Words // Brian Hodge
Much has been made about David Wax Museum on this site - and many, many others - along the band’s ascendant rise to indie darling-ship. But setting aside the donkey jawbone (always awesome), going beyond the multi-instrument Mexi-’Mericana musicianship (continually impressive) and looking past their zealous marketing efforts (OK), and here emerges an undeniable authenticity in their act.
Authenticity is often-sought, rarely obtained and difficult to describe without sounding stupid. Maybe you just know it when you see it. Thankfully, I was able to see it on Friday night.
On December 2, the David Wax Museum skirted south to Fête, a visually-striking (and promising) new venue in the west end of Providence. The set burned slowly to begin with “That’s Not True” but quickly ramped up with “Beatrice,” and “The Persimmon Tree” before debuting one of two new songs for the night.
The new stuff sounded a lot like the old stuff - which is to say, lovely. The musicality is still on full display, but an increased emphasis on vocal harmonies point toward another impressive effort. Wax and co. plan to record the as-yet-untitled album this winter with aims of a (hopefully) fall release.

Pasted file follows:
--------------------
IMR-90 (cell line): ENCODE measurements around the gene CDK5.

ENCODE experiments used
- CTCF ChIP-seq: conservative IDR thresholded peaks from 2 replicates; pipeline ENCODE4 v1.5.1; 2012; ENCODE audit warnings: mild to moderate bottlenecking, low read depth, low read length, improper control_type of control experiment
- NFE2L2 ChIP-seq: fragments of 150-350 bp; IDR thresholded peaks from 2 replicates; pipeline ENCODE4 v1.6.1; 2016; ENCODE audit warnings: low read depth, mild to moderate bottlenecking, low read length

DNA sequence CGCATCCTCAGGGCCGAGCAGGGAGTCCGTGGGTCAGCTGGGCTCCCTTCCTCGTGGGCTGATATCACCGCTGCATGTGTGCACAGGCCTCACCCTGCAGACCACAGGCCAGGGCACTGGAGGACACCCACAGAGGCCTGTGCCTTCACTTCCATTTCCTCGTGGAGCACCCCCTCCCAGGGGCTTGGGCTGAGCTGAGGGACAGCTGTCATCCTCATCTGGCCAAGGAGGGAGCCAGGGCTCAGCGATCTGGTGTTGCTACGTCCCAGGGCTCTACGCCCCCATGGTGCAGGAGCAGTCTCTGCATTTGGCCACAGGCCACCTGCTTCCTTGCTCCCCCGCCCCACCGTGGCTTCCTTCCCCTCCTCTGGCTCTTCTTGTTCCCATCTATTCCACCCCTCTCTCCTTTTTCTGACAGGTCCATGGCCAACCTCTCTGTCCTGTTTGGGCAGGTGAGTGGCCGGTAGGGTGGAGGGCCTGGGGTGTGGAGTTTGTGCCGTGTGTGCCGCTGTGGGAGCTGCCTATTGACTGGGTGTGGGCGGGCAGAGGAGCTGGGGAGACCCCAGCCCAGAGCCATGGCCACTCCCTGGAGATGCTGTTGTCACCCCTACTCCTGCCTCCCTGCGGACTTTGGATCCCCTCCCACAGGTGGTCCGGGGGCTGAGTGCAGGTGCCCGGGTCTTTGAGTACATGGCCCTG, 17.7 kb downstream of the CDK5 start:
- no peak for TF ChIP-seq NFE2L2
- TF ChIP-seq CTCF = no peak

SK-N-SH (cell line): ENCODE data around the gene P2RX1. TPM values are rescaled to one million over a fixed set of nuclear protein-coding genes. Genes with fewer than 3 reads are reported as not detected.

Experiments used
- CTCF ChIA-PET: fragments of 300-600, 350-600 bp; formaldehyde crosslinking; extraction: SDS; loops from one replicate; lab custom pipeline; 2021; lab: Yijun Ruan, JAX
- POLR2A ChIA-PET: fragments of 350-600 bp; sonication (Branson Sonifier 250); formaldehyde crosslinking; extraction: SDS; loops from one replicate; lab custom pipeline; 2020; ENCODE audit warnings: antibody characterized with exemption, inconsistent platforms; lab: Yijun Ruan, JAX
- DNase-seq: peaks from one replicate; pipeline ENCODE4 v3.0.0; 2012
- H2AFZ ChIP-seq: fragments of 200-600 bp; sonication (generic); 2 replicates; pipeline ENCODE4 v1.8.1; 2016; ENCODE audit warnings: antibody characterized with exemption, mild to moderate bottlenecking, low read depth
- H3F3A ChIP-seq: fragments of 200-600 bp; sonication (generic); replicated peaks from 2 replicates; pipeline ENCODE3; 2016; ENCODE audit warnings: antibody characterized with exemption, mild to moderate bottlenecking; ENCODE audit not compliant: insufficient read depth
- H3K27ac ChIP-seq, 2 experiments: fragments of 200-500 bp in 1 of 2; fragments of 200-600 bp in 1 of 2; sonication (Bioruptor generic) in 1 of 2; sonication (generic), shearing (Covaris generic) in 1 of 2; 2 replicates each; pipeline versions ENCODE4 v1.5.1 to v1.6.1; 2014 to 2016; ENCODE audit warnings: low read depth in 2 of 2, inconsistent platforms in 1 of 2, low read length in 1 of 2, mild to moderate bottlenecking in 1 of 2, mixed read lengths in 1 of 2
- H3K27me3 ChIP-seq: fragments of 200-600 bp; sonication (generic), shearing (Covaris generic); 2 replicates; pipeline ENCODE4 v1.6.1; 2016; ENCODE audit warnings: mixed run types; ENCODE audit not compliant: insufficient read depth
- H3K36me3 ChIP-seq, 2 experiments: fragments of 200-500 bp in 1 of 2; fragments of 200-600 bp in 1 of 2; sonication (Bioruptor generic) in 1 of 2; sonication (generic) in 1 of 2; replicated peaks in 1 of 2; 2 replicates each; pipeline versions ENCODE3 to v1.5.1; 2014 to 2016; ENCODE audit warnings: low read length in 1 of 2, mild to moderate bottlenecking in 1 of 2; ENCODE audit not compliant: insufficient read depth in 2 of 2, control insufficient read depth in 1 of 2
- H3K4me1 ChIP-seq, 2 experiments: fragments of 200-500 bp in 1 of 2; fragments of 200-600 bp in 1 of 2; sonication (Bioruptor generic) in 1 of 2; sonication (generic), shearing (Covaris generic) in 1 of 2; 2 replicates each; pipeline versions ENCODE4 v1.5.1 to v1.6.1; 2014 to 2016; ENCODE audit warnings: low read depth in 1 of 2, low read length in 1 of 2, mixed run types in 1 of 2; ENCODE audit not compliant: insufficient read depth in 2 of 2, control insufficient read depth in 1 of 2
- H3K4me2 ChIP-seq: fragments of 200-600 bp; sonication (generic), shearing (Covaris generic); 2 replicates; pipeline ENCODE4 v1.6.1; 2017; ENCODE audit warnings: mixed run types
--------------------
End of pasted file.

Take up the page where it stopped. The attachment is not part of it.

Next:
But if there any remaining pretenses about the ebullient enthusiasm on display that evening, they were quickly shed when the Museum took to the audience for an acapella version of “The Carpenter Bird.” And then things got super-fun with the soulful “Night Was a Car” and the delightfully unhinged “Unfruitful,” two highlights from the excellent Everything Is Saved LP.
The evening closed when opener Spiritual Family Reunion joined the headliners for a passionate and personal performance of “Let Me Rest.”
Genuine articles are few and far between, especially in today’s burgeoning, multi-Grammy nomination for Mumford & Sons, hyper-hyphenated folk music scene. Boston should be proud to possess one in the David Wax Museum.
Spirtual Family Reunion opened the evening, journeying from New York City (“Seven hours from here, if you drive on a Friday night,” lead singer Nick Panken quipped) opened the night with revivalist foot-stompers, borrowing bits from Hank Williams and early Johnny Cash, blurring the line between past and present all along the way.